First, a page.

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Category Archives: Genius
William Blake’s A Memorable Fancy has elements that speak to Moravian themes and ideas. Blake writes about a “Genius” that doesn’t necessarily align with the intellectual, academic, or conventional genius that’s taught at big universities. Blake’s is a different kind of genius, one Marsha Keith Schuchard writes about in her article titled “Young William Blake […] Continue reading
Blake creates the idea that experience is not something anybody can gain with just age, that someone who is younger not just in life, but skill could outdo an older, more “experienced” person’s Genius. Blake mentions “The hours of folly are measured by the clock, but of wisdom; no clock can measure.” Folly is foolishness; […] Continue reading
For the post next Wednesday (1/31), students will choose 3-4 plate designs from The Songs of Innocence (from any of the editions accessible in the Blake Archive, listed under “Friends & Links” below) to create your own story about this compilation of “songs.” You will arrange these plates in any order that helps illustrate your […] Continue reading
Sir Joshua Reynolds argues in Discourse III, “could we teach taste or genius by rules, they would be no longer taste and genius” (44). Which is to say that there is an unnatural, innate power of “taste” and “genius” that cannot be taught–or shouldn’t. That seems to debunk the whole idea of mentor and mentee relationships, […] Continue reading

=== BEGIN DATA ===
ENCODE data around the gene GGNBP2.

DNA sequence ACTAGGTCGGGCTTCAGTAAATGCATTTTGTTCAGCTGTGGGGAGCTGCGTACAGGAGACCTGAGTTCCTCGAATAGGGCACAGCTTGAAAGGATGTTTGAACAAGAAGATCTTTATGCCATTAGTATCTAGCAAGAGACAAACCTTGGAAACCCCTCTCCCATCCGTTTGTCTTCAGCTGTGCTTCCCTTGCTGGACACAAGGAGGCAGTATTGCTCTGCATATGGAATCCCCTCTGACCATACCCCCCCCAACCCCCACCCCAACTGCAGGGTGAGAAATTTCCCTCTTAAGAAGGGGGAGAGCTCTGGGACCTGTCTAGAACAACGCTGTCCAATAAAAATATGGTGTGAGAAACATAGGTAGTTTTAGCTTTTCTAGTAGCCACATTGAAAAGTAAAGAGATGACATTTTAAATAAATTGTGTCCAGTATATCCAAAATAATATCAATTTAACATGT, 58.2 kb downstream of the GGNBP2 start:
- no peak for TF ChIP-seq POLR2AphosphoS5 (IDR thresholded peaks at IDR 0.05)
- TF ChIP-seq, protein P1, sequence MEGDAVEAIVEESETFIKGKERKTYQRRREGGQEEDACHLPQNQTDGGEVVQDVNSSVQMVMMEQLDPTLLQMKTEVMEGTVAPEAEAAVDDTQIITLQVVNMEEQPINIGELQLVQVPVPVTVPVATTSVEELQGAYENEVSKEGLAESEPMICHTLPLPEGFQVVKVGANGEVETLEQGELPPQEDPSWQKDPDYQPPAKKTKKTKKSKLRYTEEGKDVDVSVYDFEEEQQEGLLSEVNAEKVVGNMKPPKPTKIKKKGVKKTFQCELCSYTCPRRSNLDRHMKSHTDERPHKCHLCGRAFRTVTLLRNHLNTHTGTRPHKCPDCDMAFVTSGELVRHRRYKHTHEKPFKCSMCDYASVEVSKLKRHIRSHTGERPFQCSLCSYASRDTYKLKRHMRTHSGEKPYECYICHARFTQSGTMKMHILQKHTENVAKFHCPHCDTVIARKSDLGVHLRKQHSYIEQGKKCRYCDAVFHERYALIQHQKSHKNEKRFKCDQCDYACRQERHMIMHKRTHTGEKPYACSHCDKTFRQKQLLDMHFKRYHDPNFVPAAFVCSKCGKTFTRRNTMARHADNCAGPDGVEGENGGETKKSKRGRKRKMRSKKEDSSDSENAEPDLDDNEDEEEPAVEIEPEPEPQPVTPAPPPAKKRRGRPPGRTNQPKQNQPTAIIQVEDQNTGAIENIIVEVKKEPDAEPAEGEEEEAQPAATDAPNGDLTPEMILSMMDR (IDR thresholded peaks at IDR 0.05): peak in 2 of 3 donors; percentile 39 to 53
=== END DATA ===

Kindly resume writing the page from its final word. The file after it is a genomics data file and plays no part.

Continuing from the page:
The aphorisms of “Proverbs of Hell” operate on an antimonian rhetoric—indeed, their ideas often diametrical oppose to traditional conception. Such is there purpose: they are defibrillators for the soul, some shock, to stab into the stubborn, sluggish self and usurp pat formulations. Their infernal wisdom is one couched in dialectics. The proverb: “Improvement makes strait […] Continue reading
One of the things I have loved the most about Blake in my first few days of encountering his work is the constant not only opportunity, but obligation he offers his readers for interpretation. Moreover, it is not enough for Blake to simply force you to consider and offer possible interpretations of his works; he […] Continue reading